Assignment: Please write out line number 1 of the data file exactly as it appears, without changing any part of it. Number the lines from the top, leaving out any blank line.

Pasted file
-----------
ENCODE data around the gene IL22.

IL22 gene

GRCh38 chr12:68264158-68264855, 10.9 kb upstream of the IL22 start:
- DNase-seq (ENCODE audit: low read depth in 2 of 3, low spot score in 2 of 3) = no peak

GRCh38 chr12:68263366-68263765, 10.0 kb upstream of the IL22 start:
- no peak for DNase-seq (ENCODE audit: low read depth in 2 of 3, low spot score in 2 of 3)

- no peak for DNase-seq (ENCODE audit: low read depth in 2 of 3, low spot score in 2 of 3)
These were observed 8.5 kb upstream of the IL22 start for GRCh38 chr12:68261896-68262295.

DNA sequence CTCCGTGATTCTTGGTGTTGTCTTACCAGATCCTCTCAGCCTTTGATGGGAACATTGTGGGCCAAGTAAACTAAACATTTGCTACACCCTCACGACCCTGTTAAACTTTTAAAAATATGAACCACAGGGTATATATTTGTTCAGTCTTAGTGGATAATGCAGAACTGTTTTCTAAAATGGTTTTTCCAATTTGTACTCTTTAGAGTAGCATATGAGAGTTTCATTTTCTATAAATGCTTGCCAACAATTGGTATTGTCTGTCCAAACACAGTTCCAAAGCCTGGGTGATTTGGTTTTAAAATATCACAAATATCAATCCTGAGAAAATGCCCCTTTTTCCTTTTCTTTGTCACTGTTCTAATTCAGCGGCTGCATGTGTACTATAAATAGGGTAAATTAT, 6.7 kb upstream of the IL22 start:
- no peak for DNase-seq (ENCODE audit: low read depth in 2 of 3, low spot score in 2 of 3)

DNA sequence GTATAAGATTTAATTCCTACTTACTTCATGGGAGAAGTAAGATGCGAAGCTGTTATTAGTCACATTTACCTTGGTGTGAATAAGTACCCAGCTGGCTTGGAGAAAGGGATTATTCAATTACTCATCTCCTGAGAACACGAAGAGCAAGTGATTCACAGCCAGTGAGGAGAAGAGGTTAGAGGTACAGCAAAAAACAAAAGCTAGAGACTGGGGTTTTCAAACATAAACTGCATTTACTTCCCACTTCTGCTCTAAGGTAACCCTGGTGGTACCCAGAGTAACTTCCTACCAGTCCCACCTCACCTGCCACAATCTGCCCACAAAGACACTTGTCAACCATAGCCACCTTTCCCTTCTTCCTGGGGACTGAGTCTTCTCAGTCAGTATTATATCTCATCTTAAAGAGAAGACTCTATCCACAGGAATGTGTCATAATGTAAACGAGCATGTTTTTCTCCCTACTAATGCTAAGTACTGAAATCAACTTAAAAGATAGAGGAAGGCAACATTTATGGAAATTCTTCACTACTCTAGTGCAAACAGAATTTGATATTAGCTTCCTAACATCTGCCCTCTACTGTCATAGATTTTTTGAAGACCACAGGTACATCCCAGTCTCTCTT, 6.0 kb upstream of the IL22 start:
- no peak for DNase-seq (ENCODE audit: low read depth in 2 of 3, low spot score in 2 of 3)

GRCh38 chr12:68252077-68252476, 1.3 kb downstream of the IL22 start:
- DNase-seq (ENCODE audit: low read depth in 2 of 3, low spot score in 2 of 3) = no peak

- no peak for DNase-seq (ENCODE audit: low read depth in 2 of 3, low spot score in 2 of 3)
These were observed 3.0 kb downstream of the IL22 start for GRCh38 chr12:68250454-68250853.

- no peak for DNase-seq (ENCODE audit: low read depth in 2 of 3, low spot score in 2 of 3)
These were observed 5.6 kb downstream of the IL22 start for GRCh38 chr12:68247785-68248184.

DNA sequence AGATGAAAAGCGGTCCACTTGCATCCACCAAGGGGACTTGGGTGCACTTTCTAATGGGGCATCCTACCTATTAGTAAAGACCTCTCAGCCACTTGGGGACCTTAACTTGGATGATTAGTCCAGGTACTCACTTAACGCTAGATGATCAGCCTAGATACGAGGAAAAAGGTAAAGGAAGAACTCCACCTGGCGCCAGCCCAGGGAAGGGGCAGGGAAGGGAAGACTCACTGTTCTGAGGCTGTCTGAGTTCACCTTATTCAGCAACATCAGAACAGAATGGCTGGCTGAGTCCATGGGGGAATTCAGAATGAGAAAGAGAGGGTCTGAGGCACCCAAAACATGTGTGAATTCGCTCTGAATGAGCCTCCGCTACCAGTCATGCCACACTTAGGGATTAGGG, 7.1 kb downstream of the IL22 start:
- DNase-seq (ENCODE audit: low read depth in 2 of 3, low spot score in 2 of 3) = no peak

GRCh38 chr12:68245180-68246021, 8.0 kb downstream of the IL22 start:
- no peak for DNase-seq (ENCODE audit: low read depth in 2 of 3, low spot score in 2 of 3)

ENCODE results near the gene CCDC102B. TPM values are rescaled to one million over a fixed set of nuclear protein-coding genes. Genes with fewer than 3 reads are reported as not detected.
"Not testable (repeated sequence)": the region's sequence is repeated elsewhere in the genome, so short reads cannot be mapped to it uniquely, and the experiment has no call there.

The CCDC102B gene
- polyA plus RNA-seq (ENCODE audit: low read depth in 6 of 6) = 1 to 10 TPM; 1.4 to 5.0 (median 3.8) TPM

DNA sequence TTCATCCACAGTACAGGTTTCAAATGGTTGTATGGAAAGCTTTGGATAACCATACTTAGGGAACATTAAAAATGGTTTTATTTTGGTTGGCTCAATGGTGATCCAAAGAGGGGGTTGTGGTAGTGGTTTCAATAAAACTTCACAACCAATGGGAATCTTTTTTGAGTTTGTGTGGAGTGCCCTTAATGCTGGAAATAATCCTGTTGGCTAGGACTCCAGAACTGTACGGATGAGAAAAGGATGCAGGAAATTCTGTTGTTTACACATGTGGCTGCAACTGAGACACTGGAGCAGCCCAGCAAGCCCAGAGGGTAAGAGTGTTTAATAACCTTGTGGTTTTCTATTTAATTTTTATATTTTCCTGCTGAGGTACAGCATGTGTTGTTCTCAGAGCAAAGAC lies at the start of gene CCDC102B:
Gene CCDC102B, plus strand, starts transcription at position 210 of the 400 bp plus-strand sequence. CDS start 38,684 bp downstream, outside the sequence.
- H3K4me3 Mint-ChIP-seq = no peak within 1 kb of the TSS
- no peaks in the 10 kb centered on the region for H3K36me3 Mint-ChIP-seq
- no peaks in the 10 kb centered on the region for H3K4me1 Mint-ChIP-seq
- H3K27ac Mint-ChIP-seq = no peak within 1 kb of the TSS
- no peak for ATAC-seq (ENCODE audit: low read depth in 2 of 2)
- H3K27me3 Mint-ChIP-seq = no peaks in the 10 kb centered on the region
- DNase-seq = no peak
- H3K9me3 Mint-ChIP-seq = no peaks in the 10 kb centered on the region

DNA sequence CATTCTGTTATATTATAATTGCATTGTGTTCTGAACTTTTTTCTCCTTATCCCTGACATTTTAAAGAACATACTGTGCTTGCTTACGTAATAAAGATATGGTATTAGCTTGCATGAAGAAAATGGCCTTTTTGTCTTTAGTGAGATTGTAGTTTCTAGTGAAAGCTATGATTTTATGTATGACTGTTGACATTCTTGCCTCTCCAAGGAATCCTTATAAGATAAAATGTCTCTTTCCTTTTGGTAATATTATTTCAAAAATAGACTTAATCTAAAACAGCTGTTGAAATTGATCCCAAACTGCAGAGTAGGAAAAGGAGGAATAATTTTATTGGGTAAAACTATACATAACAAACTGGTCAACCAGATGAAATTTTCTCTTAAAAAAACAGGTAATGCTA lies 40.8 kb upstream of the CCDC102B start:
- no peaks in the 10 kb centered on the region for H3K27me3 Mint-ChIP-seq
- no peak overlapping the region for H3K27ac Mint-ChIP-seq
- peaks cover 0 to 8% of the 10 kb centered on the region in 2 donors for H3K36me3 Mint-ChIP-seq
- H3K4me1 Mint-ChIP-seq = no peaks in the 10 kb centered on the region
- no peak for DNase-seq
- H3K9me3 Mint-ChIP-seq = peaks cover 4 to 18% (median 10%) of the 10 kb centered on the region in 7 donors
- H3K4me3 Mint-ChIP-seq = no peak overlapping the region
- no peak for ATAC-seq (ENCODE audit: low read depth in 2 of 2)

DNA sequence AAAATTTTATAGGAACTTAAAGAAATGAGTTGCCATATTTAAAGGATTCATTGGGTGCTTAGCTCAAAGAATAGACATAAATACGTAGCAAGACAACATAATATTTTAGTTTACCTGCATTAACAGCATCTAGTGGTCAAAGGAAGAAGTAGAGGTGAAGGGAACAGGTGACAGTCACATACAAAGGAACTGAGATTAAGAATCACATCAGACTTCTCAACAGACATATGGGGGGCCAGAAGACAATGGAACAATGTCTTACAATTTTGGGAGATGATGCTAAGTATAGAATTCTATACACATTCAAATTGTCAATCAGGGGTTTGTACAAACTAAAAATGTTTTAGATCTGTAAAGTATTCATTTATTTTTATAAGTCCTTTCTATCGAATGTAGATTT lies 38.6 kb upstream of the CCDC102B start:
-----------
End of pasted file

ENCODE data around the gene IL22.